In fact, Joel Linsky, senior director of technology at Qualcomm, who chairs the Bluetooth SIG Core Specification Working Group, told us that the Bluetooth SIG team is working on a mechanism to "natively support" NIST-compliant algorithms in some BLE radios, including hashing functions and Elliptic Curve Diffie-Hellmann (ECDH) key exchange. However, the SIG group stopped short of promising a release date for the updated spec.
NXP's Reger said: "BLE and NFC are data transmission standards which complement each other. One use case could be that via NFC, keys for secure Bluetooth pairing are transported between devices."
His company is not suggesting NFC to replace BLE. Instead, Reger is proposing NFC for convenient secure transactions of keys, while BLE then offers the data link.
Luca De Ambroggi, principal analyst for automotive semiconductors at IHS Technology, said NXP "wants to bootstrap NFC to offer secure communications for Bluetooth." Whether others in the industry are willing to go along with NXP remains to be seen.
Jimmy Pai, CSR's technical marketing manager, is a skeptic. Using NFC inside a car key poses a big problem, he said, because "power consumption is too high." Similarly, when NFC is turned on in a smartphone, "it drains a lot of battery."
But the real clincher is the issue of practicality. "In order to open a car door with an NFC key, you need to bring it so close to the car door," he said. What's the point of using wireless technology if it's a few inches away from just sticking the key in the door?
"Touch" and "activate"
Of course, NXP's proposal isn't about replacing the whole BLE with NFC, but leveraging NFC for the initial key exchange and pairing of Bluetooth devices. Pai isn't thrilled with that idea, either. "If you can have a secure element in NFC, BLE can also have its own secure element."
NXP sees value in leveraging the trusted relationship it has cultivated with car OEMs over the last 15 years by enabling secure keyless car entry systems. Recently, Reger said, that relationship with Tier 1s and carmakers expanded to bringing "touch and activate" features beyond car keys to the center stack inside a car through the combined use of BLE and NFC. Such collaborative work is two years in the making.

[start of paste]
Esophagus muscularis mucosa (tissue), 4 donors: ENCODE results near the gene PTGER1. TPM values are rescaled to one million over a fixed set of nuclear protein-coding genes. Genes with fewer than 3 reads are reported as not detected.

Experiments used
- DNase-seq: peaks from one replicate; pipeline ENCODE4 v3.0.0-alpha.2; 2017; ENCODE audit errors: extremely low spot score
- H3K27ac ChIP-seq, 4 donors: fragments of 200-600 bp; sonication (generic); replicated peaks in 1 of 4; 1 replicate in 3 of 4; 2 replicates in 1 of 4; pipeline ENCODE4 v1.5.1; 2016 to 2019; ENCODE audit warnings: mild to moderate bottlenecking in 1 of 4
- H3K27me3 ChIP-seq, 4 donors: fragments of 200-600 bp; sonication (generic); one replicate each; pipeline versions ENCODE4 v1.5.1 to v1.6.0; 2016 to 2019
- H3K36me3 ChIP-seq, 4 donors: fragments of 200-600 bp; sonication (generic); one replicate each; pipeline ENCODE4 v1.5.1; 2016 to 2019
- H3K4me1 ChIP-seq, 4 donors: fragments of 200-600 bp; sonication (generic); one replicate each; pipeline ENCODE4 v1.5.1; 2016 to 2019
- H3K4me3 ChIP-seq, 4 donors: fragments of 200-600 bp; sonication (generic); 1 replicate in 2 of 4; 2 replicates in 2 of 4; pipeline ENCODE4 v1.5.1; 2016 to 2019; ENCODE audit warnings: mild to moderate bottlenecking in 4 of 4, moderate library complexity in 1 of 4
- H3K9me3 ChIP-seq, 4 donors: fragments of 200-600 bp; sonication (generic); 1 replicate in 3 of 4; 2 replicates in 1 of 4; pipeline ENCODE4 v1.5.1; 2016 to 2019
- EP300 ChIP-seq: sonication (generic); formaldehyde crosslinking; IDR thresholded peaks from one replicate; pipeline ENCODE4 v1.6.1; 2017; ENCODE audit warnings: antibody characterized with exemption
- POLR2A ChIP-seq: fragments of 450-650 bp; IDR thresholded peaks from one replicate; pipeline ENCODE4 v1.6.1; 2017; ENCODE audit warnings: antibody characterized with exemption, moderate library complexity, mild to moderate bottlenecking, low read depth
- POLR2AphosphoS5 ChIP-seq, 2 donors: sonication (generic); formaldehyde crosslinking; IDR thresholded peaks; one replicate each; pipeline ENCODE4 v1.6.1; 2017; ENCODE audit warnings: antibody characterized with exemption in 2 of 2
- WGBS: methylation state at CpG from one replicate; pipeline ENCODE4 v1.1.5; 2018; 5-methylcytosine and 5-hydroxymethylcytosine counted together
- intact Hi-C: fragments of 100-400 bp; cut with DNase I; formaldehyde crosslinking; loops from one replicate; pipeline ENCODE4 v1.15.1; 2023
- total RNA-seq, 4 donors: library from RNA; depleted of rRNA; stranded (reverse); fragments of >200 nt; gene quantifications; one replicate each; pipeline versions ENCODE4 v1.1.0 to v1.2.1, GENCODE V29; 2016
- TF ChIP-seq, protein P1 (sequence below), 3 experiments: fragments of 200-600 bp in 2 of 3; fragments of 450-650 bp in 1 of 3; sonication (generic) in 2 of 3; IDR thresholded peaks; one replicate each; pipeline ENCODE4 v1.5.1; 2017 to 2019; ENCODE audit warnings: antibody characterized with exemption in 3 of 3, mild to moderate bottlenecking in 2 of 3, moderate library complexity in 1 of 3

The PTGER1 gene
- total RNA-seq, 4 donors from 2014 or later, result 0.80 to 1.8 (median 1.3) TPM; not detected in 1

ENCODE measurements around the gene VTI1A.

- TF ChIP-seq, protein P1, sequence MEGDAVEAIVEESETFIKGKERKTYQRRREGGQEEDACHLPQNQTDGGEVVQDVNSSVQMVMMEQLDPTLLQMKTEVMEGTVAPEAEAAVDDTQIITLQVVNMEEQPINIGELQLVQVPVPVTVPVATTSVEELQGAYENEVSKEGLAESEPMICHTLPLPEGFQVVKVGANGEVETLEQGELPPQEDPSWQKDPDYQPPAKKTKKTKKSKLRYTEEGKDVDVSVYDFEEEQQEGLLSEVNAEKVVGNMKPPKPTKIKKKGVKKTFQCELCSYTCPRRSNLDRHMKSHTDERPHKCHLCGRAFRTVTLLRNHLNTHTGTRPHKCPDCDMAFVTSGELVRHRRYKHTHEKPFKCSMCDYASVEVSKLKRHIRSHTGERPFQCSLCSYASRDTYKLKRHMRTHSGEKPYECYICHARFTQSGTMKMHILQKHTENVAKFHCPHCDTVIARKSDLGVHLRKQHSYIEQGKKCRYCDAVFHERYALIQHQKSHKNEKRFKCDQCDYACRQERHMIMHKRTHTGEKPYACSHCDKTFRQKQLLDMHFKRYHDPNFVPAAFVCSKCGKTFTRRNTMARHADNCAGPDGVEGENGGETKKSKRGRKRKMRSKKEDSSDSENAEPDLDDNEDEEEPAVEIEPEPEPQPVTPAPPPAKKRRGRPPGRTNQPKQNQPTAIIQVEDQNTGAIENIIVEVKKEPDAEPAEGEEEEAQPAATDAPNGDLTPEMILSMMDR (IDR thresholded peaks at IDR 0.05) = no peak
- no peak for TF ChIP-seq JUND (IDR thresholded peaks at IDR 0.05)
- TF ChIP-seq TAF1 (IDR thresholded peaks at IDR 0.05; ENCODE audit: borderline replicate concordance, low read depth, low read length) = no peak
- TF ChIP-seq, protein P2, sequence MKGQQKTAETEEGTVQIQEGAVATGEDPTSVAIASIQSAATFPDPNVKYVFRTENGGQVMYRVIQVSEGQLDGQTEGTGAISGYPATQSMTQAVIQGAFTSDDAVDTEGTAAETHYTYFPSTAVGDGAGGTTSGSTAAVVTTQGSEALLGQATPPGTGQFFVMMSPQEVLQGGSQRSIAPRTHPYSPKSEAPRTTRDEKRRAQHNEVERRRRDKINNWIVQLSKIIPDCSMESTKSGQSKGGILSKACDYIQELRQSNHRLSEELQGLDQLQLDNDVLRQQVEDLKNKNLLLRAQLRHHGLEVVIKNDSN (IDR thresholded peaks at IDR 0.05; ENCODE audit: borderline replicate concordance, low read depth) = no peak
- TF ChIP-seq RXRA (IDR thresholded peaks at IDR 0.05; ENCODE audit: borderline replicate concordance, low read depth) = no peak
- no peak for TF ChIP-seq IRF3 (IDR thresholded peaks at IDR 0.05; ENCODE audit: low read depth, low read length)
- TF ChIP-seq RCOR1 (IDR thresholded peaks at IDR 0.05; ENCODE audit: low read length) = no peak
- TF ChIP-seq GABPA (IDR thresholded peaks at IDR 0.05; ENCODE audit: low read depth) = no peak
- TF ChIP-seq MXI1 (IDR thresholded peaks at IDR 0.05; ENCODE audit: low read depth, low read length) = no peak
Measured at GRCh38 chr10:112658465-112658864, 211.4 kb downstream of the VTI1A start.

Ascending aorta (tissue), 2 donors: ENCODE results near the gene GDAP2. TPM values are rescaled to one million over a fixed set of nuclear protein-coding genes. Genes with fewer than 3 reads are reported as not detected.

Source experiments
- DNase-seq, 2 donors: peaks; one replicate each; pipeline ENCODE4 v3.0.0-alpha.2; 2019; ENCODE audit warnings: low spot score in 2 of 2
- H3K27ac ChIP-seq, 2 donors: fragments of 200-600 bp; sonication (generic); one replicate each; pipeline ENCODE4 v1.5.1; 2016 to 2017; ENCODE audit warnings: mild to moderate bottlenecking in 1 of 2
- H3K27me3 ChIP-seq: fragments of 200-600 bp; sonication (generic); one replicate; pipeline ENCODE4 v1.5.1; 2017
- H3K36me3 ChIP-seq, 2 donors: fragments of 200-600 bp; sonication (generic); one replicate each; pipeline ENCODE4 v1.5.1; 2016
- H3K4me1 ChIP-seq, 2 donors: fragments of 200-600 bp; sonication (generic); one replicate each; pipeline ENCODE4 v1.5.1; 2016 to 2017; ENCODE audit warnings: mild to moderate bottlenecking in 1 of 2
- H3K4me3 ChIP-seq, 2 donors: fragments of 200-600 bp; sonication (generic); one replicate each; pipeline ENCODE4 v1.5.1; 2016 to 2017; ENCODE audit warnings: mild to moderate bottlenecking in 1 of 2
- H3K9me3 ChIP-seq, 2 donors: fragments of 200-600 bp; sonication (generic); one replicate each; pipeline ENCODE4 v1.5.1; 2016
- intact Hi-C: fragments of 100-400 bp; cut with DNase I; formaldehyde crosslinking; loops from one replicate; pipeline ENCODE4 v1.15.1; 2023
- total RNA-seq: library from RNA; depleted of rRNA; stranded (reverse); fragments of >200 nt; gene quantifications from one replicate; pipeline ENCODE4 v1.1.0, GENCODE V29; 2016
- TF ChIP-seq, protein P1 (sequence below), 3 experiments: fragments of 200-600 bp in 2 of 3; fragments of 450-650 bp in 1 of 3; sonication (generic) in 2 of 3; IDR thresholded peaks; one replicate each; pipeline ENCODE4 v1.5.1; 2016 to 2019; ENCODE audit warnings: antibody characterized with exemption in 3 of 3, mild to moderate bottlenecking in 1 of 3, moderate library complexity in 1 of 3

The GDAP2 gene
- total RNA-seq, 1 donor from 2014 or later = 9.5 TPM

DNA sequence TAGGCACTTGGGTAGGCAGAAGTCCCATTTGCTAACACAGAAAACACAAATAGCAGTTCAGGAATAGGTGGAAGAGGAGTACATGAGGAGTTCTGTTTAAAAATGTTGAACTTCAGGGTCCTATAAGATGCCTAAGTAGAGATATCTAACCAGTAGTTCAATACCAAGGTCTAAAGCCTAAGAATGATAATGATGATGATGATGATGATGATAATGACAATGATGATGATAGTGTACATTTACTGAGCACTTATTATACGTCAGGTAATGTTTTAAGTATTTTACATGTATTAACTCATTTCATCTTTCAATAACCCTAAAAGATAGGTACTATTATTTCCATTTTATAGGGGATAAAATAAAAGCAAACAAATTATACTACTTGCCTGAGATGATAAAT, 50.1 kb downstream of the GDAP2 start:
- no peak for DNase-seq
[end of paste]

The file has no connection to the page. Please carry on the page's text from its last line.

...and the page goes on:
To enable hands-free calls inside a rental car with your smartphone, for example, you need to pair the smartphone with the in-vehicle system. With an NFC-enabled smartphone, all you need to do is wave the device at the center stack. Instead of putting in 1,000 keys manually, "NFC does the job," Reger said. The same goes for pairing a smartphone (or tablet) with the in-vehicle GPS system. An NFC-enabled device can also let the rental car find your favorite music or radio stations. It can also pair a mobile device with a rear-seat display screen.
Reger acknowledged that NFC's short range (10 cm or less) was once considered a weakness. But the need for close distance has given NFC new advantages: system security and an intuitive touch. Reger said, "You just need to hold it [the NFC-embedded device] against a center stack."
When you wave the mobile device (or the car key), the car must be able to figure out that it is your car key, not a fake device, Reger said. The validation of a device's identity is critical, and the two devices (an ECU and a car key, for example) need to authenticate each other.
NXP does not offer consumer BLE chips, but it develops specific BLE chips demanded by healthcare-related devices such as hearing aids.
As for the automotive market, NXP's Reger expects the launch of NFC and BLE combined solutions within the next one to two years. From NXP's standpoint, this isn't just about the choice of wireless technologies for cars. "Our focus is how we can make things secure for various connections, whether it's a car key, car radio, or car-to-car communication," Reger said.